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Coronavirus Live Updates: Florida Adds More Than 5,700 New Cases, More Than 200 New Resident Deaths

Pfizer Vaccine
Pfizer applied today for emergency use authorization from the Food and Drug Administration for its coronavirus vaccine.

This post will be updated today, Monday, Feb. 1, and through the week with the latest information on COVID-19 in South Florida.

WLRN staff continues to add updates on testing and vaccination sites, executive orders and messages from government officials, and the latest news on COVID-19. You can find information on free food and food distributions here.

The dedicated website for the Florida Department of Health, including information about the numbers of cases, can be found here.

The dedicated website from the U.S. Centers for Disease Control and Prevention can be found here.

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Florida Adds More Than 5,700 New Cases, More Than 200 New Resident Deaths

Updated Monday at 3:15 p.m.

Florida’s Department of Health confirmed an additional 5,730 positive cases of COVID-19 Monday. Florida has a total of 1,727,107 confirmed positive cases, according to the state's health department.

Monday's update also included the announcement of 206 new resident deaths, increasing the statewide number of Floridians who died to 26,685. Factoring in non-resident deaths the number of deaths due to COVID-19 is 27,129.

Miami-Dade, Broward and Palm Beach counties make up 9,187 of those reported deaths. Monroe County has reported 40 deaths due to COVID-19.

— WLRN News

MAST Academy Quarantines 25 Teachers, 200 Students After A Dozen COVID Cases This Week

Updated Monday at 7:10 a.m

MAST Academy on Virginia Key has quarantined 25 teachers and more than 200 students after at least a dozen positive cases were reported this week, according to the school’s principal.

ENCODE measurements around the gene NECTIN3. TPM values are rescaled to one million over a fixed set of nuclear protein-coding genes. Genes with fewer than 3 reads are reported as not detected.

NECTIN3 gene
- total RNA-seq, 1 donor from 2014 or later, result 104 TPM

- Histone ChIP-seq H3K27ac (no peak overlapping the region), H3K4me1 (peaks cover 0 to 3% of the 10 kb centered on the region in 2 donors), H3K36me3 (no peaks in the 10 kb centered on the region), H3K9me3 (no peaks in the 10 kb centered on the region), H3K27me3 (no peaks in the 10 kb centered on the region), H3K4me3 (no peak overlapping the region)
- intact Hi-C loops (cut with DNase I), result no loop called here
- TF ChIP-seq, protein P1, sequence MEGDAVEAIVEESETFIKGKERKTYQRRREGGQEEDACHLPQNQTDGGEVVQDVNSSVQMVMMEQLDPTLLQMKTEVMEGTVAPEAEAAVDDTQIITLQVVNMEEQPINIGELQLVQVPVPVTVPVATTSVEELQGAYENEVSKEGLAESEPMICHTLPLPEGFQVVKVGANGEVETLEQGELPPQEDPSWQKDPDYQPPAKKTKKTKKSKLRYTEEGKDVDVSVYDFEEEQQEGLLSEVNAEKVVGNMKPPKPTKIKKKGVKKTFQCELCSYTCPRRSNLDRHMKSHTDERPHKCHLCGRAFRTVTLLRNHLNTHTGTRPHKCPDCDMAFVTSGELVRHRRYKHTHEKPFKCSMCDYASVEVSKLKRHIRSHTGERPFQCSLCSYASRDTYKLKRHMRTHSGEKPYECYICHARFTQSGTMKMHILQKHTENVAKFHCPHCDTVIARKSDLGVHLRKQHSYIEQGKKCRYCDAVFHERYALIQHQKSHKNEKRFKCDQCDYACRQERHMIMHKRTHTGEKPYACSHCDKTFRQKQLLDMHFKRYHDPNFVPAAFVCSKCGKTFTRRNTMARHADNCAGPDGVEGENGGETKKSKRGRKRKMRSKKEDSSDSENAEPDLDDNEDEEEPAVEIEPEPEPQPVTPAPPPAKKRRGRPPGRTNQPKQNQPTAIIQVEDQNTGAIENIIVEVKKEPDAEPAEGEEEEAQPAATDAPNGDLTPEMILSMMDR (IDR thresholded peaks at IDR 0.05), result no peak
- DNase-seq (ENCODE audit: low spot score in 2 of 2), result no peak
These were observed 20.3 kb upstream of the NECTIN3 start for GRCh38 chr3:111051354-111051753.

Principal Derick McKoy called families Friday night with a stern, nearly three-minute-long message.

“Makos, COVID-19 has impacted our school in a very negative way,” he said. MAST, he said, is No. 1 in the Miami-Dade County Public School’s central region for most COVID-19 positive cases.

— By Colleen Wright and Devoun Cetoute / The Miami Herald

Read more from our news partner at The Miami Herald.

Young Partiers Foul The Beach; Now Condo Owners Want To Lock Out The Public At Night

Updated Monday at 7:05 a.m

Every weekend, a young and rowdy party crowd takes over a secluded strip of Fort Lauderdale beach, leaving behind condoms, beer bottles, smoldering bonfires — and hundreds of well-to-do homeowners thoroughly annoyed by the putrid stench of urine and stale beer.

Condo president Hy Montero, who gets a birds’-eye view from his 30th floor balcony, has a solution: padlock the only gate that leads to the beach from 10 p.m. to 5 a.m., locking out the public.

Montero, president of the 31-story Point of Americas 2 high rise, says more than a dozen of the neighborhood’s homeowner and condo association groups love the idea. All they need is permission from the city — but so far, they don’t have it.

— By Susannah Bryan / The South Florida Sun Sentinel

Read more from our news partner at The South Florida Sun Sentinel.

More COVID-19 Vaccine Coming To Palm Beach County, And It Won’t Be At Publix

Updated Monday at 7:00 a.m

After an outcry about access to COVID-19 vaccines in Palm Beach County, Publix will no longer be the only game in town if you want to get a shot.

The state Department of Health in the county will receive 5,000 additional doses of vaccine next week, allocated to communities that don’t have a Publix pharmacy.

The decision came days after public officials lambasted Gov. Ron DeSantis for relying on Publix to distribute vaccines in Palm Beach County. The move left many residents, most of them poor, with no way to get protected, they said.

— By Wells Dusenbury / The South Florida Sun Sentinel

Read more from our news partner at The South Florida Sun Sentinel.

Three New Schools Remain In The Works Despite COVID; Smaller Projects Delayed

Updated Monday at 6:57 a.m

Despite a statewide economy in pandemic turmoil, the Palm Beach County school district remains on track to open three new schools and thus relieve patches of intense crowding by the fall of 2023.

However, beyond those projects, some trouble looms.

As crews work through a list of $1 billion in school maintenance and repairs paid for by a county wide penny sales tax increase, district leaders have had to put on the back burner certain improvements at 16 schools as construction costs have climbed.

— By Sonja Isger / The Palm Beach Post

Read more from our news partner at The Palm Beach Post.